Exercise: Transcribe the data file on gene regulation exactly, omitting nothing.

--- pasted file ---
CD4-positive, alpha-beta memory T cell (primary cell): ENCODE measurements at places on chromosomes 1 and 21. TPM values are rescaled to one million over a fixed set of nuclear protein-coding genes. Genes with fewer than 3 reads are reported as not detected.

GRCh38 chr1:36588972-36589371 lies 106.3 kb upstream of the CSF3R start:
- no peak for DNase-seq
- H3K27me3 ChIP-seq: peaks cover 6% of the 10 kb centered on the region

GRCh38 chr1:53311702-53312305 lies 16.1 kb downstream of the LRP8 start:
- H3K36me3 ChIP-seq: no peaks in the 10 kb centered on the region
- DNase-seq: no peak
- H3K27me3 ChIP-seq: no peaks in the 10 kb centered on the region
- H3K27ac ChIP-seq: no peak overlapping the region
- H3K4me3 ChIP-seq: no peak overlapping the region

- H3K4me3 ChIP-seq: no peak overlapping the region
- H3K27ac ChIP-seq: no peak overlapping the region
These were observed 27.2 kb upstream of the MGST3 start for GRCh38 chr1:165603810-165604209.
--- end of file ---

CD4-positive, alpha-beta memory T cell (primary cell): ENCODE measurements at places on chromosomes 1 and 21. TPM values are rescaled to one million over a fixed set of nuclear protein-coding genes. Genes with fewer than 3 reads are reported as not detected.

GRCh38 chr1:36588972-36589371 lies 106.3 kb upstream of the CSF3R start:
- no peak for DNase-seq
- H3K27me3 ChIP-seq: peaks cover 6% of the 10 kb centered on the region

GRCh38 chr1:53311702-53312305 lies 16.1 kb downstream of the LRP8 start:
- H3K36me3 ChIP-seq: no peaks in the 10 kb centered on the region
- DNase-seq: no peak
- H3K27me3 ChIP-seq: no peaks in the 10 kb centered on the region
- H3K27ac ChIP-seq: no peak overlapping the region
- H3K4me3 ChIP-seq: no peak overlapping the region

- H3K4me3 ChIP-seq: no peak overlapping the region
- H3K27ac ChIP-seq: no peak overlapping the region
These were observed 27.2 kb upstream of the MGST3 start for GRCh38 chr1:165603810-165604209.